The Bye Bye Man
The Bye Bye Man is the kind of film that is so boring and bereft of anything of possible interest that it becomes infuriating.
The Art of the Score: Film Week at the Philharmonic – "2001: A Space Odyssey"
Avery Fisher Hall, Lincoln Center
Alan Gilbert, Conductor
September 20, 2013
1. THE DAWN OF NERVE
Everything about this evening at Lincoln Center's Avery Fisher Hall had a whiff of brazenness to it. What hubris to think that the music track of Stanley Kubrick's "2001: A Space Odyssey" could be stripped out and replaced by the same classical music played live by the New York Philharmonic, under the baton of Alan Gilbert, as part of the Phil's "The Art of the Score" series!
Then again, everything about Kubrick's film itself is chutzpah-stuffed. The film's most relatable character was a psychotic computer. The only thing resembling a plot was the millennium-spanning, possibly alien-assisted evolution of humankind. When this space epic intended to take viewers "beyond the infinite" was first conceived back in the mid-sixties, much of the technology to visualize it didn't exist, so like Alfonso Cuarón with "Gravity," Kubrick and his crew just up and invented it. For all these reasons and more, "2001" was arguably the most artistically risky film in American studio history. Also arguably, it only broke even at the box office because the late-'60s movie audience included a fair number of people who liked to look at glowy things while they took drugs.But even within the context of its damn-the-torpedoes-full-Art-ahead genius, Kubrick's late-hour decision to dump Alex North's more traditional score in favor or a quirky mélange of light classical favorites and beyond-atonal modernist pieces represented a radical break with science fiction film tradition—or any film tradition.
Of course, tradition obviously didn't weigh heavily on Kubrick's mind. "2001" wasn't merely the LSD-analog 'ultimate trip' promised at the time, but a sensual, opium-float of a film. Its aesthetic was typified by its long, long takes of, say, a Pan Am shuttle docking between with a mile-wide, Ferris wheel-like space station, scored to Johann Strauss II's' "An der schönen blauen Donau (On the Beautiful Blue Danube)". It exists for sheer, languorous pleasure, and for the surprise of finding high beauty in a movie genre which, before "2001," was considered low art.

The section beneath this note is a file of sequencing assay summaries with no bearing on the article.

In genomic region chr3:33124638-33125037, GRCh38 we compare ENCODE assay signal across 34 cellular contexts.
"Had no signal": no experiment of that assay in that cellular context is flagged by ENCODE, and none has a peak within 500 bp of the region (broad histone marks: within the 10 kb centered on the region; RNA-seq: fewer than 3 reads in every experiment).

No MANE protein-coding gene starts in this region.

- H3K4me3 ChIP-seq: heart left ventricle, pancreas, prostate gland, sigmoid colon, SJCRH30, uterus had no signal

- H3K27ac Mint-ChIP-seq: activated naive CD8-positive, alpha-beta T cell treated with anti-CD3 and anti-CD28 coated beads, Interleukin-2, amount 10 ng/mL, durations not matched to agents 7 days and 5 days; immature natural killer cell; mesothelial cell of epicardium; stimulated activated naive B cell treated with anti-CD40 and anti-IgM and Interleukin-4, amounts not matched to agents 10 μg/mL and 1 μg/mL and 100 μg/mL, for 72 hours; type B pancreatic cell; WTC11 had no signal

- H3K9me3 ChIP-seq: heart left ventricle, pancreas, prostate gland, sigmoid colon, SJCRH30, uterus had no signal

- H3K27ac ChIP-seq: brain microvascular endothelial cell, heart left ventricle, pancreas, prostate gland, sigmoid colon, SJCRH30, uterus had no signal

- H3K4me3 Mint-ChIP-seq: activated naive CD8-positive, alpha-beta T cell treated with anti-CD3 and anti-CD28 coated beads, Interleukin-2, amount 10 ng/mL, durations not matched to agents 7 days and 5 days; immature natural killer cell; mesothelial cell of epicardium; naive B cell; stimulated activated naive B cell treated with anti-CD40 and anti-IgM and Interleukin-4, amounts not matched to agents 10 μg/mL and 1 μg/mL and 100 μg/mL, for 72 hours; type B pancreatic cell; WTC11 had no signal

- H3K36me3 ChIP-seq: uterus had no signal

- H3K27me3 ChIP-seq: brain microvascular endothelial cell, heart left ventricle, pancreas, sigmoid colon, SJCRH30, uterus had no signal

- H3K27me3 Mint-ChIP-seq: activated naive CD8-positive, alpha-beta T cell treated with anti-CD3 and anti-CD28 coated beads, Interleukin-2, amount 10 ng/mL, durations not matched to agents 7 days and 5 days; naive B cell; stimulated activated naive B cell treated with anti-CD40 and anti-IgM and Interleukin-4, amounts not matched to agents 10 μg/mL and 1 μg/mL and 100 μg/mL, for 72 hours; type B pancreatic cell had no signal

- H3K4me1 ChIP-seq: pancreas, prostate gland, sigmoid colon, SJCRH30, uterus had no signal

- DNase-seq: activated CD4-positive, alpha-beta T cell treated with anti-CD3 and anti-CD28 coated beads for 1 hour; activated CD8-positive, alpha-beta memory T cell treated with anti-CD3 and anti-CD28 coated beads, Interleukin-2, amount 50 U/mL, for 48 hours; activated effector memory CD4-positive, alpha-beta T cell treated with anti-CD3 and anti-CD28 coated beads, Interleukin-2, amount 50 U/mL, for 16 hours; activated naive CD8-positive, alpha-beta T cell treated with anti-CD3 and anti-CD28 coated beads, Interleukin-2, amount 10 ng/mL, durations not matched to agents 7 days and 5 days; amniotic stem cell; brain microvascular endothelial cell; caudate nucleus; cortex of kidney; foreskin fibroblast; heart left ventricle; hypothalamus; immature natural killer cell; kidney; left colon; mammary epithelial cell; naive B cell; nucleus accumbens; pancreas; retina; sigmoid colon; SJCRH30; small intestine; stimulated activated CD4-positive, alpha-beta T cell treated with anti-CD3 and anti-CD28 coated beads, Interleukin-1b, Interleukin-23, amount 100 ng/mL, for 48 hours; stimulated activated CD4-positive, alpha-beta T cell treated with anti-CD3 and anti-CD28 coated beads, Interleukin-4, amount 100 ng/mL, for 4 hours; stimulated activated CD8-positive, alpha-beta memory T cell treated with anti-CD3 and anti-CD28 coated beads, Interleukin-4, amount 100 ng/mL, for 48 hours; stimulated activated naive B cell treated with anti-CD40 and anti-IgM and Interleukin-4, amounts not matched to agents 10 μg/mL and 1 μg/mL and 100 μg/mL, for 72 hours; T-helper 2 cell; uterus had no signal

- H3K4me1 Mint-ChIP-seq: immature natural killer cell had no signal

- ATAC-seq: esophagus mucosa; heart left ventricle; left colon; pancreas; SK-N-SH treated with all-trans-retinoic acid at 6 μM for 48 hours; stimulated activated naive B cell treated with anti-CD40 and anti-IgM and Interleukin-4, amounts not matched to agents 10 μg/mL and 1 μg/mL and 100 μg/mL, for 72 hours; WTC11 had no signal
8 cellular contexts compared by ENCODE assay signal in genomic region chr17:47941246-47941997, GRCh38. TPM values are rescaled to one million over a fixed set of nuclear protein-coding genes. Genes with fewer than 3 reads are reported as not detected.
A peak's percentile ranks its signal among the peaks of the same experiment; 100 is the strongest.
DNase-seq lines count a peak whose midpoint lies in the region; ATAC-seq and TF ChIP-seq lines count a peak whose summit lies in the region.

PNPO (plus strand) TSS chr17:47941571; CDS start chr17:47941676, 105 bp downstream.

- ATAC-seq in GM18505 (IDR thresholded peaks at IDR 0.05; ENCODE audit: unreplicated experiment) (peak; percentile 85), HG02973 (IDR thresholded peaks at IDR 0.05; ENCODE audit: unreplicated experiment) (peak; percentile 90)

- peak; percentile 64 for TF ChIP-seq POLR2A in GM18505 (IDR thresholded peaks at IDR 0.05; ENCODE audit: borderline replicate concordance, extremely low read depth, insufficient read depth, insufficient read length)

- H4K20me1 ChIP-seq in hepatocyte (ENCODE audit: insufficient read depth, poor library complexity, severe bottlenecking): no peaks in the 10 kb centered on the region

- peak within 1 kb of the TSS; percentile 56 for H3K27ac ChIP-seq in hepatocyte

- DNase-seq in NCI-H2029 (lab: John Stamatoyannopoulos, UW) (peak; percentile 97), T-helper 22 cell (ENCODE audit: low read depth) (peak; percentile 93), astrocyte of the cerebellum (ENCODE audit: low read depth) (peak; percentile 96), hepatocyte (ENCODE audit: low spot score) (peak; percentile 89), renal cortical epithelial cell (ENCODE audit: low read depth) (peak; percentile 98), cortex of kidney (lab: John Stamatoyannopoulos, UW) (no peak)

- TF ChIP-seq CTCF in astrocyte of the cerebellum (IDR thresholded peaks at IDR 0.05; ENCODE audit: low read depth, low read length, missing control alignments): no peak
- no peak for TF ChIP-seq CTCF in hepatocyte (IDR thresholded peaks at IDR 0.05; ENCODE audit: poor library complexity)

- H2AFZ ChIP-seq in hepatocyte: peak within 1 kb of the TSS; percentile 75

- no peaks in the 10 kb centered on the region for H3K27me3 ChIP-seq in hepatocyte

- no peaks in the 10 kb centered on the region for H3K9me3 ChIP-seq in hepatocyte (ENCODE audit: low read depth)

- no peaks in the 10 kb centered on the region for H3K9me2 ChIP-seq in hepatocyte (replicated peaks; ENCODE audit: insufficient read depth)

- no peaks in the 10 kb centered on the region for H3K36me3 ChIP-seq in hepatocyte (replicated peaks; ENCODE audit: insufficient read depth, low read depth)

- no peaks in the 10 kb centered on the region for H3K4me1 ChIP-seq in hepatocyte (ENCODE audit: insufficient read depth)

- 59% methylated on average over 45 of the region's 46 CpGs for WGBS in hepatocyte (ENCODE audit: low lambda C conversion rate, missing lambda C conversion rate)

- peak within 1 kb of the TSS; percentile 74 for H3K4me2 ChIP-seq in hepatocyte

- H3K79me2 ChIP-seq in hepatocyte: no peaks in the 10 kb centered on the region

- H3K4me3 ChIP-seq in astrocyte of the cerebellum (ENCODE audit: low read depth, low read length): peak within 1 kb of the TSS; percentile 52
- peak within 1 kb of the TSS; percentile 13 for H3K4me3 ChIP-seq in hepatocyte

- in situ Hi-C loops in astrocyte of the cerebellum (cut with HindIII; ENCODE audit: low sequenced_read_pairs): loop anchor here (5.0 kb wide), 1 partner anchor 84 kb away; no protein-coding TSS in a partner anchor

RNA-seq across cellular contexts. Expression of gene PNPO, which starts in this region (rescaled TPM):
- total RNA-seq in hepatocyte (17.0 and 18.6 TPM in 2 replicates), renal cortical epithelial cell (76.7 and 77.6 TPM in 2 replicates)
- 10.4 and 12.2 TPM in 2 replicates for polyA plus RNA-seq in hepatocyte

Eschewing the Hollywood tradition of dicing up familiar classical works and only using 'the good parts,' Kubrick used whole compositions or movements, and edited his film to fit them. The whole point of using, for instance, Aram Khachaturian's slow, melancholically glacial and gorgeous "Gayne Ballet Suite (Adagio)" was to call attention to how little was happening in a scene about the endlessness of endlessness. (Eighteen years later, "Aliens" would achieve a similar effect by using an edited version of this piece.)
2. CMA [CINEMATIC MUSICAL ANOMALY]-1
Lincoln Center, home of New York City's highbrow this, that and the other, was a natural place for the music.
But to mix it with cinema? Even in the more utilitarian but still high glam, 2,738-capacity Avery Fisher Hall?
It was a weird crowd, even by deep New York standards, a saucy mélange of one percenter couples cheek to jowl with Comic Com'ers, SF peeps, film nerds, goths in…goth stuff, and everyone from everywhere. They'd all come to worship in a Lincoln Center that, with its glass and white walls and hanging 'futuristic' Swarovski crystal, already felt like a leftover set from "2001."
On the stage were one hundred or so players beneath a huge screen.
About four floors about ground level and off to the left were the chorus. The main reason for their weird location, I believe, was to cause their voices to sort of float like around, like lost ghosts or fog, and generally creep you out. If anyone here were on acid…Bad idea, dude.
My partner and I took our seats and kept up brave faces while deep inside, I was seething with worst case scenarios, most of them having to do with technical gaffes and the whole thing turning into a sort of super high class karaoke, a disaster in tails and ties.
3. EIGHTEEN MINUTES LATER
The lights dimmed.